Two of the fellows in the fall session of Legacy’s North Africa Community Health Initiative Program share their experiences learning about public health and healthcare policy in Roanoke, Virginia.   Rachid Lamjaimer is the health program assistant & training coordinator for the Peace Corp in Morocco.  Dr. Rabiî Larhrissi is a physician, general practitioner (specialty in occupational health & safety) from Morocco.

Rachid Lamjaimer: It has been a little over a week since I arrived in Roanoke, VA . The experience thus far has been very rewarding. Based on my experience, the most exciting component of the program was meeting various health care professionals. Through discussions and field visits, I began to develop an appreciation for the opportunities and challenges facing health care providers in Roanoke city and Roanoke County.

My first visit was with the Child Health Investment Partnership (CHIP). CHIP is a home visiting program that promotes the health of medically underserved children by ensuring comprehensive health care, strengthening families and coordinating community resources.  I accompanied CHIP’s Family Case Managers (FCMs) to three home visits. I got to experience first-hand how the FCMs conduct their educational visits. Compassion, love, caring, and thoughtfulness on the part of the FCMs showed their genuine dedication and passion for helping the families. In all the three visits, the educators came fully prepared and took the time to make sure the families got the most of the visit. The combination of informal conversations and written questionnaires provided enough information for the mothers to make informed decisions on either improving certain health behaviors or seeking services to improve their education and/or secure a job.

My second visit this week was with Virginia Department of Health-Environmental Health Program.   The latter is responsible for many programs, three of which are solid waste disposal, liquid waste disposal/Septic tank system,   and water.  I had the opportunity to visit Roanoke’s solid waste transfer station, a state of the art facility that has a life span of 70-75 years.  I also had the chance to visit the Spring Hollow Water Treatment Facility which treats about 7 million gallons daily. Finally, it was interesting to learn about the septic and lagoon systems used for liquid waste disposal.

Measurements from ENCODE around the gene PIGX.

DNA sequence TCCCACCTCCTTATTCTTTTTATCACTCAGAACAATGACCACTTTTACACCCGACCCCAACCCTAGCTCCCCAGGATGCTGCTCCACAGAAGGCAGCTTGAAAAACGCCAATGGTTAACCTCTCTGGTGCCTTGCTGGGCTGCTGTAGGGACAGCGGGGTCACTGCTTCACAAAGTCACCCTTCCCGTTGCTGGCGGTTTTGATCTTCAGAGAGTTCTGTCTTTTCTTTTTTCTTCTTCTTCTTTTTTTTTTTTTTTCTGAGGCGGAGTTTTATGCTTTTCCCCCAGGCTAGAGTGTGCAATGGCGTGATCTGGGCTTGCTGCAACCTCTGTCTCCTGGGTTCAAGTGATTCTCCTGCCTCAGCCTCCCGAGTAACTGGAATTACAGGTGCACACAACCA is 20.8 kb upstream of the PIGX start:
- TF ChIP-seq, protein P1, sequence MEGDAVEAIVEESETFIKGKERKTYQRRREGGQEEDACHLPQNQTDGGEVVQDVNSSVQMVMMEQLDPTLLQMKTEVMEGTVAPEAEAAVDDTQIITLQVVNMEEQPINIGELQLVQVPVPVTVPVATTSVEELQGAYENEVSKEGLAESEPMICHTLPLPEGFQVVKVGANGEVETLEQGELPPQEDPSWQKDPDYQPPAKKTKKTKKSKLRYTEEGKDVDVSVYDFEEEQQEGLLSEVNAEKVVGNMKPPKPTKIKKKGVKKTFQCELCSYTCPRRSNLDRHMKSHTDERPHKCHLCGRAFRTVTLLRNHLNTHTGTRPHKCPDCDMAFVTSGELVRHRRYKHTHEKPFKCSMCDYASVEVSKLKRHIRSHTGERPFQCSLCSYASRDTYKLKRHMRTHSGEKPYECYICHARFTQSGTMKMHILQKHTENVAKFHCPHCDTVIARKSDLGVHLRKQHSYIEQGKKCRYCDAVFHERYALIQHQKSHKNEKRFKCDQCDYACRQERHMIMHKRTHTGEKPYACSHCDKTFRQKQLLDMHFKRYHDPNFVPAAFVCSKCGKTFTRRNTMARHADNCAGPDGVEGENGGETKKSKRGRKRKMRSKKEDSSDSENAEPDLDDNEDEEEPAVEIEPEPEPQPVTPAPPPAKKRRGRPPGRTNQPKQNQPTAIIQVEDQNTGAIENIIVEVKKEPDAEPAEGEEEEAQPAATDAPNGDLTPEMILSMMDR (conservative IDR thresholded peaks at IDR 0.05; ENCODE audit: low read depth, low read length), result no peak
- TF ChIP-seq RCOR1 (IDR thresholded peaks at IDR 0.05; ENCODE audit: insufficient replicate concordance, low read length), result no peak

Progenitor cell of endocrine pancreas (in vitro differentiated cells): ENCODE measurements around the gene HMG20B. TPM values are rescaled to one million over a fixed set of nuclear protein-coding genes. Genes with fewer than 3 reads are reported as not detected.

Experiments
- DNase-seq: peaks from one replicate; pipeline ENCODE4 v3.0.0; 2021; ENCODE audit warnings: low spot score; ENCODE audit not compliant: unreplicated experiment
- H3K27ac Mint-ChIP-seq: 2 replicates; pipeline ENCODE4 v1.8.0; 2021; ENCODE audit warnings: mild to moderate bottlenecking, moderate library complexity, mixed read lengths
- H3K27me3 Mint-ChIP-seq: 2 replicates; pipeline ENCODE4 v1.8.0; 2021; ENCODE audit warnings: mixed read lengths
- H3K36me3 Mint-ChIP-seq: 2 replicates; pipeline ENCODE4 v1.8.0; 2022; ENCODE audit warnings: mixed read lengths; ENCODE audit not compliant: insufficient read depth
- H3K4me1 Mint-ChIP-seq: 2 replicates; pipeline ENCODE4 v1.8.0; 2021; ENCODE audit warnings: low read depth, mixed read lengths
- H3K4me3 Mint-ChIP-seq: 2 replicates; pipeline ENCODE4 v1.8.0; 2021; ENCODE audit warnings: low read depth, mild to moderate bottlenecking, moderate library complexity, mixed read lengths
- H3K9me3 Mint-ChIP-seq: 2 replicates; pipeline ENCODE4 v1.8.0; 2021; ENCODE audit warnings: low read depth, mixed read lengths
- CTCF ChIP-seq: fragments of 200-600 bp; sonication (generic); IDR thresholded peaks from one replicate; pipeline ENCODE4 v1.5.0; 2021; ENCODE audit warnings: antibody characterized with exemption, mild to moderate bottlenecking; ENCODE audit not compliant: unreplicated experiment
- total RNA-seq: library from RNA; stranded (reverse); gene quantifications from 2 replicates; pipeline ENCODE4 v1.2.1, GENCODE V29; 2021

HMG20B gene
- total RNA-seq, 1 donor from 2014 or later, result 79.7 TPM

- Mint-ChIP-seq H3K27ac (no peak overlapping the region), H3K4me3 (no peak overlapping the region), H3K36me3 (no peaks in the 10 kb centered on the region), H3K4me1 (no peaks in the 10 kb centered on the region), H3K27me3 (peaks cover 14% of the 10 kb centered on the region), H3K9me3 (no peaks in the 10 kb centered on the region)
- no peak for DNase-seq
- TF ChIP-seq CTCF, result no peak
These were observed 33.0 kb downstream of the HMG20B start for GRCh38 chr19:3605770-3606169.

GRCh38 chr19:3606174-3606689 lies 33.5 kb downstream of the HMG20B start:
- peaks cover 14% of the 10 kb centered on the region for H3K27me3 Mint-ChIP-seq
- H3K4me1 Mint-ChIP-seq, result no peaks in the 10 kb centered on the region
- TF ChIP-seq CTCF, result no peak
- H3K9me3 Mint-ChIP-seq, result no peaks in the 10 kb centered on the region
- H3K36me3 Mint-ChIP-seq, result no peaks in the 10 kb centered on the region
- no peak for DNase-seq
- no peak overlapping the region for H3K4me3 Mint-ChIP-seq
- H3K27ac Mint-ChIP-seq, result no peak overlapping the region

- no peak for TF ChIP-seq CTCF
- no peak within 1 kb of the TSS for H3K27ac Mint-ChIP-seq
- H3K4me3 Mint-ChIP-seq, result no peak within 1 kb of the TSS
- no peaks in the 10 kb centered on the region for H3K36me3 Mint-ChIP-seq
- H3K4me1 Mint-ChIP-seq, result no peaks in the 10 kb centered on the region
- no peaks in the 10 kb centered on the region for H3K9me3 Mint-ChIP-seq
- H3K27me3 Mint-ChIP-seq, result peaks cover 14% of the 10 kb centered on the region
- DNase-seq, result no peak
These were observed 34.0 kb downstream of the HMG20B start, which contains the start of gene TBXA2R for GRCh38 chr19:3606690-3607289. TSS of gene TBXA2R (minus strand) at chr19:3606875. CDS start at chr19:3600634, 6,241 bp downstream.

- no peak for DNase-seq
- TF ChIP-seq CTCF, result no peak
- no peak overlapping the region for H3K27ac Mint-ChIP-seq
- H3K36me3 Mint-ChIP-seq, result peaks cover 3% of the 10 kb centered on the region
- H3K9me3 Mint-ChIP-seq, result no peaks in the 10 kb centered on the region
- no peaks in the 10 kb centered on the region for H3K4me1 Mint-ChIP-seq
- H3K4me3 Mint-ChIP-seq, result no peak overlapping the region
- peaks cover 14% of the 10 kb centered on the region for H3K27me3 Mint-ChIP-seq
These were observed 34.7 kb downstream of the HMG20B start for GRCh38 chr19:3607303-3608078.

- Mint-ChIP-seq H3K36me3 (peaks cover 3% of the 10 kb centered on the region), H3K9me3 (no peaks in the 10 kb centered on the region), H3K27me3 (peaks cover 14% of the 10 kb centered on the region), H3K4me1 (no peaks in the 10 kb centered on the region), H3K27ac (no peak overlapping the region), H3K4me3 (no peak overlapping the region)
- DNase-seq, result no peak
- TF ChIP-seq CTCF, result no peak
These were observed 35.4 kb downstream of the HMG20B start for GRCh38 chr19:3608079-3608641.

In short, this experience, so far, has been enlightening, rich and very informative. ; I say these things because of the people I met, and all the things I learned in the field and in formal classes at Carilion Roanoke Memorial Hospital.

This first week would not have been successful without the great support, the dedication and the professionalism of the following people: Leila Baz, Matthew Lakenbach, Mitra Nafissian Rash, and Innocentia Afa.

I also would like to extend my gratitude to  Melissa Ferguson, my wonderful mentors: Donna Sams, Claudia Newton, an d Cindy Booth. Many thank s also to Lin Young from Child Health Investment Partnership, and Dick Tab, Environmental Health and their teams for allowing me the opportunity to learn about their programs.

Last but not least, I am very grateful to my host Caryl Zaronikos for her warmth and her great sense of humor. She carries a wealth of knowledge and experience and I am just honored to have her share that with me.

With these words from Sr. Francis Bacon, I shall leave you in peace: “Begin doing what you want to do now. We are not living in eternity. We have only this moment, sparkling like a star in our hand-and melting like a snowflake…”

Dr. Rabiî Larhrissi: I had the misfortune to be sick the first day of my work at Carilion Clinics. Misfortune? No. Not at all. It was rather a chance for me to observe the work of Carilion’s professionals, but from the point of view of … a patient.

Once at Carilion Community Hospital, I found enough panels showing me where to go and what I have to do without feeling the need to ask. After gathering some brief information, I was gently led by a nice nurse in an examination room where I had to dress a suit rather special. I will not tell you more about this clothing, but it seems that it allows professionals to do their job easily.

After multiple tests, I had the verdict. Not what I expected, but I didn’t care. Anyway, I did sign a document at the entrance saying I have no guarantee that my diagnosis would be correct. I still liked the way in which I was treated, mainly by nurses of Carilion Community Hospital. The funny thing in this story is that the nurses were providing me health care and, before leaving, were… thanking me. So, I was confused. What would I be expected to say?  You’re welcome?

I understood later that they thank you to… have trust in them! Isn’t it amazing? So, a huge tribute to all Carilion Clinic’s professionals.”

Community Health Fellows and Legacy staff pose for a group picture